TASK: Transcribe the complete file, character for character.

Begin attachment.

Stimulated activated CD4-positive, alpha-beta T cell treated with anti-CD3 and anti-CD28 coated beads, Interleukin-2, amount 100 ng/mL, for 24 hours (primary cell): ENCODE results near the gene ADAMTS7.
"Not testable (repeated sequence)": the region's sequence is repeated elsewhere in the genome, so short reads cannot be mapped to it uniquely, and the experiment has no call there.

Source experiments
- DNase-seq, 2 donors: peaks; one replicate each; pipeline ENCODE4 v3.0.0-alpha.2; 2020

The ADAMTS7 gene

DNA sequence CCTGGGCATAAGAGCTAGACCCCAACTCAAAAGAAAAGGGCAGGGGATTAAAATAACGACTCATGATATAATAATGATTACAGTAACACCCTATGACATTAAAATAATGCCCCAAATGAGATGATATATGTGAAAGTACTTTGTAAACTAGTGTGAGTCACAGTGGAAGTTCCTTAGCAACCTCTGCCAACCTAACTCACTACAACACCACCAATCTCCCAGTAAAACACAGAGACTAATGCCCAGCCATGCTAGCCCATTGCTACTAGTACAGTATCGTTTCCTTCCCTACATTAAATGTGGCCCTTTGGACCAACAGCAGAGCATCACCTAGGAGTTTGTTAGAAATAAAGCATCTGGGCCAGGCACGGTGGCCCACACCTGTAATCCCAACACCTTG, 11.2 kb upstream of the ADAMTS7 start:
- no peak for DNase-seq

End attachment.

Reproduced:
Stimulated activated CD4-positive, alpha-beta T cell treated with anti-CD3 and anti-CD28 coated beads, Interleukin-2, amount 100 ng/mL, for 24 hours (primary cell): ENCODE results near the gene ADAMTS7.
"Not testable (repeated sequence)": the region's sequence is repeated elsewhere in the genome, so short reads cannot be mapped to it uniquely, and the experiment has no call there.

Source experiments
- DNase-seq, 2 donors: peaks; one replicate each; pipeline ENCODE4 v3.0.0-alpha.2; 2020

The ADAMTS7 gene

DNA sequence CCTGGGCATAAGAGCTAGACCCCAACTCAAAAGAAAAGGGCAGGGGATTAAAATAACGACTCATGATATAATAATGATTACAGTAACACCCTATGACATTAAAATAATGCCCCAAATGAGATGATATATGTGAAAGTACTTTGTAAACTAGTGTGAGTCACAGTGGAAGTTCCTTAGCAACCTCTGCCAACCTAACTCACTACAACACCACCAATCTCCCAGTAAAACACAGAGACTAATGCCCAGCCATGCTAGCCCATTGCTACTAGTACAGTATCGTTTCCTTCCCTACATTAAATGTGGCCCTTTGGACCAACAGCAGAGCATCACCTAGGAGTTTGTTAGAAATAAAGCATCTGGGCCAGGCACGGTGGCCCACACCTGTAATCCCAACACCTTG, 11.2 kb upstream of the ADAMTS7 start:
- no peak for DNase-seq